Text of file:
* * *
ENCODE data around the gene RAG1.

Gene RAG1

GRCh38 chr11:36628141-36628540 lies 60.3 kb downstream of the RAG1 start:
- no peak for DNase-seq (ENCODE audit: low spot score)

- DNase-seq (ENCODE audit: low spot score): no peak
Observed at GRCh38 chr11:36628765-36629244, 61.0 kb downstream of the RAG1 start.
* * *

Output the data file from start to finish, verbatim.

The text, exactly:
ENCODE data around the gene RAG1.

Gene RAG1

GRCh38 chr11:36628141-36628540 lies 60.3 kb downstream of the RAG1 start:
- no peak for DNase-seq (ENCODE audit: low spot score)

- DNase-seq (ENCODE audit: low spot score): no peak
Observed at GRCh38 chr11:36628765-36629244, 61.0 kb downstream of the RAG1 start.